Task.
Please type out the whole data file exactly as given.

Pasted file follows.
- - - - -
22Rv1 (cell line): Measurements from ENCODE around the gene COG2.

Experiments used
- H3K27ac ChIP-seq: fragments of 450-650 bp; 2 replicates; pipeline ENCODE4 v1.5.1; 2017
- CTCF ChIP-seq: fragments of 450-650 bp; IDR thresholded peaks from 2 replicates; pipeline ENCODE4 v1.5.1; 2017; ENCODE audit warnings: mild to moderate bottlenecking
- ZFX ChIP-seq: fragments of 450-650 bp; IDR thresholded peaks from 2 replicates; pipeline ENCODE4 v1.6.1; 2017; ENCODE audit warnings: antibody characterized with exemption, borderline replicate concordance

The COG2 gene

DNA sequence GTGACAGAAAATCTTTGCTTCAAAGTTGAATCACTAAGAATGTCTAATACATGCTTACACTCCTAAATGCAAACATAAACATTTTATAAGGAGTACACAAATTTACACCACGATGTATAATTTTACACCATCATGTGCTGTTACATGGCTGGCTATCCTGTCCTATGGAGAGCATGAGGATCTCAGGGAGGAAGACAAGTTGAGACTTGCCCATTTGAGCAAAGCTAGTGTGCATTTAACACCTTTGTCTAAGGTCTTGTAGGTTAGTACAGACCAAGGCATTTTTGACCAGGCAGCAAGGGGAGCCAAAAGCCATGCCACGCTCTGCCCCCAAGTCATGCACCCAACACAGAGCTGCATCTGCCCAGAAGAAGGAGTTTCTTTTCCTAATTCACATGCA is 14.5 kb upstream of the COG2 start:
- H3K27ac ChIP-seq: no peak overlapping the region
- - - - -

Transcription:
22Rv1 (cell line): Measurements from ENCODE around the gene COG2.

Experiments used
- H3K27ac ChIP-seq: fragments of 450-650 bp; 2 replicates; pipeline ENCODE4 v1.5.1; 2017
- CTCF ChIP-seq: fragments of 450-650 bp; IDR thresholded peaks from 2 replicates; pipeline ENCODE4 v1.5.1; 2017; ENCODE audit warnings: mild to moderate bottlenecking
- ZFX ChIP-seq: fragments of 450-650 bp; IDR thresholded peaks from 2 replicates; pipeline ENCODE4 v1.6.1; 2017; ENCODE audit warnings: antibody characterized with exemption, borderline replicate concordance

The COG2 gene

DNA sequence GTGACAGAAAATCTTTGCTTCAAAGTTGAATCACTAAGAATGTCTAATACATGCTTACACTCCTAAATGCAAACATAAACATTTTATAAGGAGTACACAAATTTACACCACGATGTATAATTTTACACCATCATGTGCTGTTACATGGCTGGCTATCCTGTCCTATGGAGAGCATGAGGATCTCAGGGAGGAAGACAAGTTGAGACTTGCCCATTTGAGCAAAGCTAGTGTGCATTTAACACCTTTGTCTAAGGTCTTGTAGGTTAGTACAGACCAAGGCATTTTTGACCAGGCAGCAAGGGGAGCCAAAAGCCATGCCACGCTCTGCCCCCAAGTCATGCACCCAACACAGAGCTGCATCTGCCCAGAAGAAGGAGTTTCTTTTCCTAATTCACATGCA is 14.5 kb upstream of the COG2 start:
- H3K27ac ChIP-seq: no peak overlapping the region